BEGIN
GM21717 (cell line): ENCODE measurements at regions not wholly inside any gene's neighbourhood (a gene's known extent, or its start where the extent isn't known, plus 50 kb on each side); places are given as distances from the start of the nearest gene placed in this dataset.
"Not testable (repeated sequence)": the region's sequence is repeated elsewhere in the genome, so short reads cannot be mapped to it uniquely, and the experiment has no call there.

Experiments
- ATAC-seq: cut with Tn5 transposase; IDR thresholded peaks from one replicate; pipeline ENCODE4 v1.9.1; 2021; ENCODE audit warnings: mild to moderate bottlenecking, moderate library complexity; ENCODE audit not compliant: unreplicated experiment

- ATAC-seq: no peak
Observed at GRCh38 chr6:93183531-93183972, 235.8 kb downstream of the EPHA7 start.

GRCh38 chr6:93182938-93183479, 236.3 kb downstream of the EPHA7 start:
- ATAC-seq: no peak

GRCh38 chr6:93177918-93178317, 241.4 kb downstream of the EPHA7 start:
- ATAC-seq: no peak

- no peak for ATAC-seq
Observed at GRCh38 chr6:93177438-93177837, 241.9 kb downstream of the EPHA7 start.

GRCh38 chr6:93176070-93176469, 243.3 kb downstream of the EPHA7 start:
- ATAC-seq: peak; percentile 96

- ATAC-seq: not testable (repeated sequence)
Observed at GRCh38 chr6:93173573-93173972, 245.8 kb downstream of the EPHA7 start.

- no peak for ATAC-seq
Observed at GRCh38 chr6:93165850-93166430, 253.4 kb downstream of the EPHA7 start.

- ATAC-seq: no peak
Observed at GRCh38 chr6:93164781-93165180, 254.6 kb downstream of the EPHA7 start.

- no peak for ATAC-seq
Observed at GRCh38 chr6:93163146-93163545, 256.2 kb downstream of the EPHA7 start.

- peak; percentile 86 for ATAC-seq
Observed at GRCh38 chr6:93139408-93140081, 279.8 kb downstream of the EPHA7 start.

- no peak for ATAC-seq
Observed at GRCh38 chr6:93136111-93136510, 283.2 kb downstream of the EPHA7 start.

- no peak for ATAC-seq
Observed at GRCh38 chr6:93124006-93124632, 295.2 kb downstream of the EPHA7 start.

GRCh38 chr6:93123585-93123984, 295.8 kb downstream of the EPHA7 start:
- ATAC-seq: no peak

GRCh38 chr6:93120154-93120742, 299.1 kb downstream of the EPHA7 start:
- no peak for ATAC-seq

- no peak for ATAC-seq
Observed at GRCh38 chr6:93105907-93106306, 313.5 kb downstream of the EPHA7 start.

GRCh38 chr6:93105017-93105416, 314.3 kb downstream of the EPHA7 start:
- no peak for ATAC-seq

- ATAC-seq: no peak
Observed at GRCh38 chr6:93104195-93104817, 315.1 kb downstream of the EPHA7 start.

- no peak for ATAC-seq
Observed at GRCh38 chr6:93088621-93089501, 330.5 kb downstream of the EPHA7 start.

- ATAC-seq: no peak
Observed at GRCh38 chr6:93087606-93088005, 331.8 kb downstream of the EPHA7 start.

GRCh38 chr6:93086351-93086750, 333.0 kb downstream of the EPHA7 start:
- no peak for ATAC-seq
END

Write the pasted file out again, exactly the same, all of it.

GM21717 (cell line): ENCODE measurements at regions not wholly inside any gene's neighbourhood (a gene's known extent, or its start where the extent isn't known, plus 50 kb on each side); places are given as distances from the start of the nearest gene placed in this dataset.
"Not testable (repeated sequence)": the region's sequence is repeated elsewhere in the genome, so short reads cannot be mapped to it uniquely, and the experiment has no call there.

Experiments
- ATAC-seq: cut with Tn5 transposase; IDR thresholded peaks from one replicate; pipeline ENCODE4 v1.9.1; 2021; ENCODE audit warnings: mild to moderate bottlenecking, moderate library complexity; ENCODE audit not compliant: unreplicated experiment

- ATAC-seq: no peak
Observed at GRCh38 chr6:93183531-93183972, 235.8 kb downstream of the EPHA7 start.

GRCh38 chr6:93182938-93183479, 236.3 kb downstream of the EPHA7 start:
- ATAC-seq: no peak

GRCh38 chr6:93177918-93178317, 241.4 kb downstream of the EPHA7 start:
- ATAC-seq: no peak

- no peak for ATAC-seq
Observed at GRCh38 chr6:93177438-93177837, 241.9 kb downstream of the EPHA7 start.

GRCh38 chr6:93176070-93176469, 243.3 kb downstream of the EPHA7 start:
- ATAC-seq: peak; percentile 96

- ATAC-seq: not testable (repeated sequence)
Observed at GRCh38 chr6:93173573-93173972, 245.8 kb downstream of the EPHA7 start.

- no peak for ATAC-seq
Observed at GRCh38 chr6:93165850-93166430, 253.4 kb downstream of the EPHA7 start.

- ATAC-seq: no peak
Observed at GRCh38 chr6:93164781-93165180, 254.6 kb downstream of the EPHA7 start.

- no peak for ATAC-seq
Observed at GRCh38 chr6:93163146-93163545, 256.2 kb downstream of the EPHA7 start.

- peak; percentile 86 for ATAC-seq
Observed at GRCh38 chr6:93139408-93140081, 279.8 kb downstream of the EPHA7 start.

- no peak for ATAC-seq
Observed at GRCh38 chr6:93136111-93136510, 283.2 kb downstream of the EPHA7 start.

- no peak for ATAC-seq
Observed at GRCh38 chr6:93124006-93124632, 295.2 kb downstream of the EPHA7 start.

GRCh38 chr6:93123585-93123984, 295.8 kb downstream of the EPHA7 start:
- ATAC-seq: no peak

GRCh38 chr6:93120154-93120742, 299.1 kb downstream of the EPHA7 start:
- no peak for ATAC-seq

- no peak for ATAC-seq
Observed at GRCh38 chr6:93105907-93106306, 313.5 kb downstream of the EPHA7 start.

GRCh38 chr6:93105017-93105416, 314.3 kb downstream of the EPHA7 start:
- no peak for ATAC-seq

- ATAC-seq: no peak
Observed at GRCh38 chr6:93104195-93104817, 315.1 kb downstream of the EPHA7 start.

- no peak for ATAC-seq
Observed at GRCh38 chr6:93088621-93089501, 330.5 kb downstream of the EPHA7 start.

- ATAC-seq: no peak
Observed at GRCh38 chr6:93087606-93088005, 331.8 kb downstream of the EPHA7 start.

GRCh38 chr6:93086351-93086750, 333.0 kb downstream of the EPHA7 start:
- no peak for ATAC-seq